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The best is yet to come

It’s that time of year…the time for film and music writers at publications of all stripes, online and print, to compile best-of-the-year and best-of-the-decade lists. Le sigh.

I read a couple best-music-of-the-decade lists earlier this month and last month, ie Pitchfork and the AV Club and some other that I’ve now forgotten. I used to peruse these lists with attention because I saw them as a way to discover music I was otherwise missing. Now, perhaps because I am so damn old, I’m losing patience with them. Some are so insular that they should come with a disclaimer, ie best self-released/indie-label rock. The counter-argument to that is that readers of Pitchfork know what kind of music they cover, so why would they expect to find the best of, say, hiphop represented?

I think this speaks to the growing niche-ification that the internet facilitates. We self-select into groups that like the same music that we like, that read the same books that we read, hold the same political beliefs that we do, etc, etc. So yeah, I was pleased to see Funeral on virtually all the lists, because I still love it and listen to it. I was also pleased to see that Phoenix topped the AV Club’s best of 2009 (even if the writeup was lukewarm). The Phoenix thing made me feel validated for loving Wolfgang Amadeus Phoenix so much, which is stupid and yet goes to show you: the internet is an echo-chamber. (But not completely: when will people realize how great The Gaslight Anthem is??)

I think I came of age in the time of the declining critical personality. I think the phenomenon is more visible in film reviewers than music (read: Pauline Kael). I still read Roger Ebert, and have been absorbing his film reviews since I was a teenager. The thing about a critical personality is that you come to understand their likes and dislikes and can compensate accordingly. For example, Ebert has a more or less acknowledged soft spot for B movies, and I can read a great review for a film that I can tell will leave me cold. I guess the contemporary equivalent in literature is James Wood. I don’t know who the music counterpart  is. I know a handful of AV Club reviewers by name and respect their opinions and even know that there’s some variation in taste there, but — and this is horrible to say — they don’t read as individuals to me. The personalities are stripped away and the reviews are packaged in AV Club house style.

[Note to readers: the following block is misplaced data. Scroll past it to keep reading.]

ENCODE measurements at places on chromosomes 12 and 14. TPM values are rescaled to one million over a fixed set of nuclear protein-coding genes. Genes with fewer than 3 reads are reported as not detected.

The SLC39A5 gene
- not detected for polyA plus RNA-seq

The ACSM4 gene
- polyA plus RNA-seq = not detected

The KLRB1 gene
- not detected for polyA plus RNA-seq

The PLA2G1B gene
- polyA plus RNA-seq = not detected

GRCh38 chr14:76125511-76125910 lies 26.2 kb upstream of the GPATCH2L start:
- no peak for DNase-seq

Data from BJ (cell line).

It’s tough for me to discuss film and music criticism in the same category, though, so I don’t know why I’m trying. I read music reviews for discovery, and I read film reviews to determine whether or not something is worth my ten bucks. eMusic has made music-buying less of an investment, and something I’m more willing to experiment with. But I think that aggregate review services like Rotten Tomatoes are actually making me more risk-averse in terms of film-going. Something that’s “only” 70 percent fresh could actually be right up my alley. Although my favorite film of the year is 93 percent fresh, so I guess there’s something to it after all.